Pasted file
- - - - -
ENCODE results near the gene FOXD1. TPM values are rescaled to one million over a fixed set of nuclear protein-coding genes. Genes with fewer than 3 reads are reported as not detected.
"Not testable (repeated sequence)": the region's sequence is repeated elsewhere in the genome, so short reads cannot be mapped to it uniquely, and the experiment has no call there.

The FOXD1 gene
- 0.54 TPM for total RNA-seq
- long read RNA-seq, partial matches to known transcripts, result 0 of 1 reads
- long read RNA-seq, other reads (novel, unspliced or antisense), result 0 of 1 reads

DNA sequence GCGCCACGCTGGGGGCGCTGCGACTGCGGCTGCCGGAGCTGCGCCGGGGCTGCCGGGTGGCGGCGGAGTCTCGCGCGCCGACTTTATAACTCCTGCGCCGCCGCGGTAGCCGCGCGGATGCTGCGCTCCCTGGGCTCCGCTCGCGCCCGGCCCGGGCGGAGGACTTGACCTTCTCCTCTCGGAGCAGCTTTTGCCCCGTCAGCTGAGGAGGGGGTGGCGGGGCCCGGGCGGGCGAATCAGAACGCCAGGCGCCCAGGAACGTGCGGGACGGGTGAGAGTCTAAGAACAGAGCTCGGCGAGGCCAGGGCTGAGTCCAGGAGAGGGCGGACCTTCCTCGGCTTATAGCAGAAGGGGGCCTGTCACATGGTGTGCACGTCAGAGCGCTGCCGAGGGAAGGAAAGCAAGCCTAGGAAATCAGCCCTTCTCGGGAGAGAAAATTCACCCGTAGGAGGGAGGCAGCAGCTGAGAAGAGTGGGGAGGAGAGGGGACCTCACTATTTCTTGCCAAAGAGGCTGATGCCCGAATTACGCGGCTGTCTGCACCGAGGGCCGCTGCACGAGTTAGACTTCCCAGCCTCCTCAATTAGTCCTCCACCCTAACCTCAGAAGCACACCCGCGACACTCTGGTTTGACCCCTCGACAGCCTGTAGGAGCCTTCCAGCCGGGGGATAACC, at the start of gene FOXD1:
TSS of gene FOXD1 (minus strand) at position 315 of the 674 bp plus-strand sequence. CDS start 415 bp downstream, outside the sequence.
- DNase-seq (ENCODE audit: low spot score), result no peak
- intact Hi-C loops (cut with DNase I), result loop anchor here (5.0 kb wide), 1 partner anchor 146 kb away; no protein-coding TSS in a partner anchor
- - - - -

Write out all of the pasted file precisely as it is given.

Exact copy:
ENCODE results near the gene FOXD1. TPM values are rescaled to one million over a fixed set of nuclear protein-coding genes. Genes with fewer than 3 reads are reported as not detected.
"Not testable (repeated sequence)": the region's sequence is repeated elsewhere in the genome, so short reads cannot be mapped to it uniquely, and the experiment has no call there.

The FOXD1 gene
- 0.54 TPM for total RNA-seq
- long read RNA-seq, partial matches to known transcripts, result 0 of 1 reads
- long read RNA-seq, other reads (novel, unspliced or antisense), result 0 of 1 reads

DNA sequence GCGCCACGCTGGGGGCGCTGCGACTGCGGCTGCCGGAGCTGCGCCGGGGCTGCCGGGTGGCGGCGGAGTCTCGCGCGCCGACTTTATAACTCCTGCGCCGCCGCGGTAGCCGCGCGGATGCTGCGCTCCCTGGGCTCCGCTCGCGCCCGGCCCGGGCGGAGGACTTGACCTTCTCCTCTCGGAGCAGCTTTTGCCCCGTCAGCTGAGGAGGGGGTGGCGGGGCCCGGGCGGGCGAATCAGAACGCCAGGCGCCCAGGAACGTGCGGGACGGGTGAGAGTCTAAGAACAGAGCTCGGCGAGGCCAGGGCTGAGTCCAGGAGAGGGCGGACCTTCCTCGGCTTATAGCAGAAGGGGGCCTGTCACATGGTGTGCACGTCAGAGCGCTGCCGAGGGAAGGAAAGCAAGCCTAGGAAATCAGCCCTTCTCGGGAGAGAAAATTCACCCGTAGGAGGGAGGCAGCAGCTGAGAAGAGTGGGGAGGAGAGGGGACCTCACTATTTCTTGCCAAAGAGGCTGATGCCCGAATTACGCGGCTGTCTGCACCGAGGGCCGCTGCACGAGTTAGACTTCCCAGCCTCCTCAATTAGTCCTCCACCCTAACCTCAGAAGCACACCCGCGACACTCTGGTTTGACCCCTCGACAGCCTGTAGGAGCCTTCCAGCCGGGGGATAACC, at the start of gene FOXD1:
TSS of gene FOXD1 (minus strand) at position 315 of the 674 bp plus-strand sequence. CDS start 415 bp downstream, outside the sequence.
- DNase-seq (ENCODE audit: low spot score), result no peak
- intact Hi-C loops (cut with DNase I), result loop anchor here (5.0 kb wide), 1 partner anchor 146 kb away; no protein-coding TSS in a partner anchor